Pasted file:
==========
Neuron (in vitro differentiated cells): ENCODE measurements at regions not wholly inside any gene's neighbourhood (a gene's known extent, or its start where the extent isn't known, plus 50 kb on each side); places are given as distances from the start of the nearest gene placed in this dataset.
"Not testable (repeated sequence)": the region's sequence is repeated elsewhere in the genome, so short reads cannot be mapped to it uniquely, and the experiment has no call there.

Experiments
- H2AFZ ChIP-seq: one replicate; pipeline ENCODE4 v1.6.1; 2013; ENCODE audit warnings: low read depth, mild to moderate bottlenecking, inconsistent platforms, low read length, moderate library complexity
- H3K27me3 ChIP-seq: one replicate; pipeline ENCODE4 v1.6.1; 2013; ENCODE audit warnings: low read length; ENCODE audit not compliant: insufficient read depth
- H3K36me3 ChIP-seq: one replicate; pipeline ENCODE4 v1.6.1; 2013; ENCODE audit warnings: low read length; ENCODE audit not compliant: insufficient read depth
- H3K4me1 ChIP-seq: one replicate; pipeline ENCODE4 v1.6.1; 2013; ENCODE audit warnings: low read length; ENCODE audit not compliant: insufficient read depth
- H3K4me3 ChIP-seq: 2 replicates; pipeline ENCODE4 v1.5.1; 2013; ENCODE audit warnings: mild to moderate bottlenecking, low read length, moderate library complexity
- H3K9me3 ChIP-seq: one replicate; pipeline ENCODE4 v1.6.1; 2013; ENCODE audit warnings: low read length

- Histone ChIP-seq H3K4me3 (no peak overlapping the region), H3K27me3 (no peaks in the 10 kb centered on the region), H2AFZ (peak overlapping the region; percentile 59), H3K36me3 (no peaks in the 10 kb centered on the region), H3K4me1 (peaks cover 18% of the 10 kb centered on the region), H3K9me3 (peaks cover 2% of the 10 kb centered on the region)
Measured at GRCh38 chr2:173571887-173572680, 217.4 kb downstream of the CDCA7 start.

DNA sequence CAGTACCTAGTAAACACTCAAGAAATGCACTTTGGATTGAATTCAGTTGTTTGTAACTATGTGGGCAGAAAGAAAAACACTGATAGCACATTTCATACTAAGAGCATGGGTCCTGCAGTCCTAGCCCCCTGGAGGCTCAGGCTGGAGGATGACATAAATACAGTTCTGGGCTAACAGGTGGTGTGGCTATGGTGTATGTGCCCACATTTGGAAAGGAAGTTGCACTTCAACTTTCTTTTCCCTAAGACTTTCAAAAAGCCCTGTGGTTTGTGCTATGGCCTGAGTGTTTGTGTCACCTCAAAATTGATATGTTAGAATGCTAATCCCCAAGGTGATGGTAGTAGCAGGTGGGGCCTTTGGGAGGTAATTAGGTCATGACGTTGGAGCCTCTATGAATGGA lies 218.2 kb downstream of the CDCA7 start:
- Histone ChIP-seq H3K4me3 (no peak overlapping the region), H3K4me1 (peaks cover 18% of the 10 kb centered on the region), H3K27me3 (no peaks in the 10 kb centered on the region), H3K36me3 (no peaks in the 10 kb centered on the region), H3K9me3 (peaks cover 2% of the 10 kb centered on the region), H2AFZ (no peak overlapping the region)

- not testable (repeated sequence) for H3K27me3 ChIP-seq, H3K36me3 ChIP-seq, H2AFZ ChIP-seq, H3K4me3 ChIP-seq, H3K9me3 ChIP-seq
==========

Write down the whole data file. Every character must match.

Neuron (in vitro differentiated cells): ENCODE measurements at regions not wholly inside any gene's neighbourhood (a gene's known extent, or its start where the extent isn't known, plus 50 kb on each side); places are given as distances from the start of the nearest gene placed in this dataset.
"Not testable (repeated sequence)": the region's sequence is repeated elsewhere in the genome, so short reads cannot be mapped to it uniquely, and the experiment has no call there.

Experiments
- H2AFZ ChIP-seq: one replicate; pipeline ENCODE4 v1.6.1; 2013; ENCODE audit warnings: low read depth, mild to moderate bottlenecking, inconsistent platforms, low read length, moderate library complexity
- H3K27me3 ChIP-seq: one replicate; pipeline ENCODE4 v1.6.1; 2013; ENCODE audit warnings: low read length; ENCODE audit not compliant: insufficient read depth
- H3K36me3 ChIP-seq: one replicate; pipeline ENCODE4 v1.6.1; 2013; ENCODE audit warnings: low read length; ENCODE audit not compliant: insufficient read depth
- H3K4me1 ChIP-seq: one replicate; pipeline ENCODE4 v1.6.1; 2013; ENCODE audit warnings: low read length; ENCODE audit not compliant: insufficient read depth
- H3K4me3 ChIP-seq: 2 replicates; pipeline ENCODE4 v1.5.1; 2013; ENCODE audit warnings: mild to moderate bottlenecking, low read length, moderate library complexity
- H3K9me3 ChIP-seq: one replicate; pipeline ENCODE4 v1.6.1; 2013; ENCODE audit warnings: low read length

- Histone ChIP-seq H3K4me3 (no peak overlapping the region), H3K27me3 (no peaks in the 10 kb centered on the region), H2AFZ (peak overlapping the region; percentile 59), H3K36me3 (no peaks in the 10 kb centered on the region), H3K4me1 (peaks cover 18% of the 10 kb centered on the region), H3K9me3 (peaks cover 2% of the 10 kb centered on the region)
Measured at GRCh38 chr2:173571887-173572680, 217.4 kb downstream of the CDCA7 start.

DNA sequence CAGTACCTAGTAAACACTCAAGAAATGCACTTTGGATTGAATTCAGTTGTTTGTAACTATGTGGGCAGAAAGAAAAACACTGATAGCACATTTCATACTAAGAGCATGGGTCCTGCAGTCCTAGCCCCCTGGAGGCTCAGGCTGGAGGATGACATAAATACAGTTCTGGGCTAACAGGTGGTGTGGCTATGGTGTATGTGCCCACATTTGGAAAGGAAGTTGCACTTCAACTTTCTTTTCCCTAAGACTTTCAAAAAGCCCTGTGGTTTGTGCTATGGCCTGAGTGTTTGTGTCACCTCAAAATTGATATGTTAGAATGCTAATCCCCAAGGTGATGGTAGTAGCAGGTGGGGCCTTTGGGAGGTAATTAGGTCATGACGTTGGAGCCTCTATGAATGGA lies 218.2 kb downstream of the CDCA7 start:
- Histone ChIP-seq H3K4me3 (no peak overlapping the region), H3K4me1 (peaks cover 18% of the 10 kb centered on the region), H3K27me3 (no peaks in the 10 kb centered on the region), H3K36me3 (no peaks in the 10 kb centered on the region), H3K9me3 (peaks cover 2% of the 10 kb centered on the region), H2AFZ (no peak overlapping the region)

- not testable (repeated sequence) for H3K27me3 ChIP-seq, H3K36me3 ChIP-seq, H2AFZ ChIP-seq, H3K4me3 ChIP-seq, H3K9me3 ChIP-seq